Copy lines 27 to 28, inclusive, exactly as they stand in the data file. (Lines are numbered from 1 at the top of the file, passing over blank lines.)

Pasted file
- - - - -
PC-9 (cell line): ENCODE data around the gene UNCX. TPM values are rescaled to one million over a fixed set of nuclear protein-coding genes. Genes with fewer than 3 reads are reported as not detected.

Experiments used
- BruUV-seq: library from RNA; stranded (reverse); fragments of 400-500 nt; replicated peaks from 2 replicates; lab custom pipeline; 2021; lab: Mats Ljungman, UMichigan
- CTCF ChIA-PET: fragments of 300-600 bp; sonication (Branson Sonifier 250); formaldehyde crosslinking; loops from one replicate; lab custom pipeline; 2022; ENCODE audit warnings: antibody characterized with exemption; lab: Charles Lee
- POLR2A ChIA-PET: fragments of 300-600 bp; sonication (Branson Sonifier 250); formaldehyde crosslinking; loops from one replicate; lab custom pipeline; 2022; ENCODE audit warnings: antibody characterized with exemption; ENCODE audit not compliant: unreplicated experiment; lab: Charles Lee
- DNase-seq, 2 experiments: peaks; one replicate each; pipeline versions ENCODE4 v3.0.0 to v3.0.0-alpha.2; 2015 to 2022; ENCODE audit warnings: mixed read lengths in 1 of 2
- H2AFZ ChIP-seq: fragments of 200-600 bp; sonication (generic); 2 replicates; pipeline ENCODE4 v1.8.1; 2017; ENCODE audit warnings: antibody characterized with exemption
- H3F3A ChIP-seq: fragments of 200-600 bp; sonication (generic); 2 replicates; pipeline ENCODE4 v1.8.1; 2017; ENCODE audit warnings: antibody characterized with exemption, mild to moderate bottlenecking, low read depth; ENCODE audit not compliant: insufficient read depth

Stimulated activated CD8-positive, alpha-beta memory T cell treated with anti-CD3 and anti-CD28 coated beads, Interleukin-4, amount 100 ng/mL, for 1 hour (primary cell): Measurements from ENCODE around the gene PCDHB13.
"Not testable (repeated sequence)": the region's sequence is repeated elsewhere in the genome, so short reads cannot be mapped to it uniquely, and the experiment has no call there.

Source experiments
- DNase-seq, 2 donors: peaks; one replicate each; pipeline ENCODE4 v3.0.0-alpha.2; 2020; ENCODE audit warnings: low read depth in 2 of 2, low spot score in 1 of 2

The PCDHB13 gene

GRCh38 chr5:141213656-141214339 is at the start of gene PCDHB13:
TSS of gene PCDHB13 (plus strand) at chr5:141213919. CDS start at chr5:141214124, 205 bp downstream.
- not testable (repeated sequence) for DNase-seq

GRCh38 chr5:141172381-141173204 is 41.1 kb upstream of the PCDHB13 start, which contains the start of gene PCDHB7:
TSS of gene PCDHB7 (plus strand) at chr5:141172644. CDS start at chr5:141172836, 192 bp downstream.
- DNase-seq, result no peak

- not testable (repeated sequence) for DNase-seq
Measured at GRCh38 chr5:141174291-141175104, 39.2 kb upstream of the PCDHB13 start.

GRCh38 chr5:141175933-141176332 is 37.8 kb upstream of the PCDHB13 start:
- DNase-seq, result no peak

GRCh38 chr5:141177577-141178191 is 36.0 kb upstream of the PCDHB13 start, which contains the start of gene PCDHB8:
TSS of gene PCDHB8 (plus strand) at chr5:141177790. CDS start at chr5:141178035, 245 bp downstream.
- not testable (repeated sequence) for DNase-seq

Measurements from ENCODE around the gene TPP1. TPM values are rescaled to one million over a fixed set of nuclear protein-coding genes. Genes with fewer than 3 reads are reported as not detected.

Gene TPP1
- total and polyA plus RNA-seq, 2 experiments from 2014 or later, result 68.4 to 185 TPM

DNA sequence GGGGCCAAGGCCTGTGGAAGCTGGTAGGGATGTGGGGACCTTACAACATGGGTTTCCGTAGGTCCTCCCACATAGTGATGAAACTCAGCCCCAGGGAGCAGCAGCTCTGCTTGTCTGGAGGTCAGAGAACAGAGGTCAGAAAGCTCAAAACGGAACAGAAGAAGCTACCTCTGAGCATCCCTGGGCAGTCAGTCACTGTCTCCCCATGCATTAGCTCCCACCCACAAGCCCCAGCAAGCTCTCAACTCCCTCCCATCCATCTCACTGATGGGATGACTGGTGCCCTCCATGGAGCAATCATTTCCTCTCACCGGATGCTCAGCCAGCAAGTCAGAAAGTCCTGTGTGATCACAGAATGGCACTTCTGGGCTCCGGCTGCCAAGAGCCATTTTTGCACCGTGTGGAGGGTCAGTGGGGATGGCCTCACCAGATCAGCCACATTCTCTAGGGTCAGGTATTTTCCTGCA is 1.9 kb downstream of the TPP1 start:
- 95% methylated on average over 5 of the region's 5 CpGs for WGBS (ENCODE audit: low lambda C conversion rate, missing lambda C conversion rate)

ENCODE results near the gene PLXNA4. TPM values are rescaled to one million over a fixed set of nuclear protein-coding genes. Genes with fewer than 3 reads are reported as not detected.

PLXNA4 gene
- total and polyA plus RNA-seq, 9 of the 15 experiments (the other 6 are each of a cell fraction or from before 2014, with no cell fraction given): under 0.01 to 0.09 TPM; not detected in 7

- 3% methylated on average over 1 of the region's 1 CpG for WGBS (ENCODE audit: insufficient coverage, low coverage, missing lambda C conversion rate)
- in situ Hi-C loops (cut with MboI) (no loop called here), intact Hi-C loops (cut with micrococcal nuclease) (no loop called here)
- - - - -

Measurements from ENCODE around the gene TPP1. TPM values are rescaled to one million over a fixed set of nuclear protein-coding genes. Genes with fewer than 3 reads are reported as not detected.

Gene TPP1